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ASF: Nearly 130,000 pigs culled in Bulgaria 
Six of the outbreaks occurred on large commercial farms in the northern part of the country, close to the border with Romania.
Authorities order culling of home-raised pigs in ‘sanitary zones’

Nearly 130,000 pigs have died or been culled in Bulgaria due to African swine fever (ASF), according to new figures from July and August.

The country has reported 23 outbreaks to the World Organisation for Animal Health (OIE) since 19 July. A total of 129,169 pigs and 22 wild boar have been killed by the virus, predominantly in the north, north west and central northern parts of the country.

Cases have also been seen in the east, south and south west.

Six of the outbreaks occurred on large commercial farms in northern Bulgaria, close to the border with Romania. Eight outbreaks occurred on backyard farms and six on commercial farms, while the remainder were detected in forests.

Bulgarian authorities have placed 20km (12.4 mile) sanitary zones around all registered industrial pig farms and ordered the culling of home-raised pigs within these areas, Reuters reported.

In response, protest rallies have been seen in several parts of southern Bulgaria, with hundreds of people refusing to adhere to government orders, Reuters added. Agriculture minister Densislava Taneva extended the culling deadline until 11 August in the southern Pazardzhik district after 31 mayors issued a joint statement saying they would not allow it to go ahead.

The UK’s risk level for contaminated products entering the country remains at medium. However, the Animal and Plant Health Agency said in its latest update that this is a critical time for the spread of the virus in Europe, as well as to other regions, through human travel. Repeated findings of contaminated products in passenger luggage is of particular concern.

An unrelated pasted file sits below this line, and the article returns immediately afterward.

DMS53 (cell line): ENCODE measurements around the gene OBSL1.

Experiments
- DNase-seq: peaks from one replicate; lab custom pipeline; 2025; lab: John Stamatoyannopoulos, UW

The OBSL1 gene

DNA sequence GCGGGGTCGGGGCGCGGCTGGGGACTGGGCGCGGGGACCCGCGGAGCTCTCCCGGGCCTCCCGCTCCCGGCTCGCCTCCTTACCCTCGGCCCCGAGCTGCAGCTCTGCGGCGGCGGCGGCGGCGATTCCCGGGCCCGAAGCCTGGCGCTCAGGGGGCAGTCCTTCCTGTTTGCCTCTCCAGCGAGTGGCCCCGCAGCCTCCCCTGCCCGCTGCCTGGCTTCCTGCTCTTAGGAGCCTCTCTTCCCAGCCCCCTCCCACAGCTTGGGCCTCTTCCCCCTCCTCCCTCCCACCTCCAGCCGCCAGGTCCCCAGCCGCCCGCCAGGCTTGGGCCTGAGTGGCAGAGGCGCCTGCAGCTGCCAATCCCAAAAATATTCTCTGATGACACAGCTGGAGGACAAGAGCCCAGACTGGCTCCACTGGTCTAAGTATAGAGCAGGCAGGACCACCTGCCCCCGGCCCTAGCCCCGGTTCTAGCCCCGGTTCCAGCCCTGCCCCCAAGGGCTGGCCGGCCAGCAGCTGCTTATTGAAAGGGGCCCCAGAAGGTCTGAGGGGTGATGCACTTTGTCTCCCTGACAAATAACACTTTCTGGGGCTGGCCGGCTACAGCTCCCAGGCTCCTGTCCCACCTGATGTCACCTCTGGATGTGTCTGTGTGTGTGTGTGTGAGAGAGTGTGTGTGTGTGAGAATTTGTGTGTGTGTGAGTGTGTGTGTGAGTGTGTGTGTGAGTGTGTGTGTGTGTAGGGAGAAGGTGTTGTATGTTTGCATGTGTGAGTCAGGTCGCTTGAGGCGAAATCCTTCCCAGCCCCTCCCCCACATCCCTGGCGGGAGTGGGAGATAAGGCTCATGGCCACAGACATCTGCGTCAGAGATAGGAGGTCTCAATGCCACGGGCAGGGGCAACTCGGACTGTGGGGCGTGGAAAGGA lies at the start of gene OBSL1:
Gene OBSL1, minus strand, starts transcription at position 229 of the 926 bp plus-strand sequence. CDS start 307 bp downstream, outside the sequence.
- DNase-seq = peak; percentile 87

Defra recently launched a poster campaign in airports and ports in the UK to raise awareness of the risks of bringing pork products into the country.

 

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BEVA gives vets access to free membership for 3 months

News Story 1
 BEVA has announced that it is cutting membership renewal charges for the next three months in order to support all veterinary professionals during the COVID-19 pandemic.

Memberships for all existing BEVA members will be extended until 30 June 2020. Veterinary professionals who are not members of BEVA will also be able to sign up for a free membership until 30 June 2020.

BEVA president Tim Mair said: "In this extraordinary time of global crisis our profession, as with many industries, is under immense pressure. By offering free membership we are giving equine vets easy access to a wealth of supportive resources and online CPD."

To sign up please visit the BEVA website.

Image (c) BEVA. 

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LOVE Gorgie Farm seeking veterinary volunteers

LOVE Gorgie Farm in Edinburgh is looking for people with veterinary and animal care experience, who would be interested in volunteering to help care for its animals during these difficult times.

The community-owned charity farm opened to the public only last month, but decided to close temporarily amid the COVID-19 pandemic. Its three-person team is working to care for the animals behind the scenes and the farm is now operating as a food bank for the public, delivering free breakfasts to local school children.

In an effort to build a contingency plan to secure the welfare of its animals, LOVE Gorgie Farm is looking for volunteers who would be able to step in if any team members fell sick or needed to self-isolate.

Those interested in volunteering are asked to contact gorgie@l-o-v-e.org.uk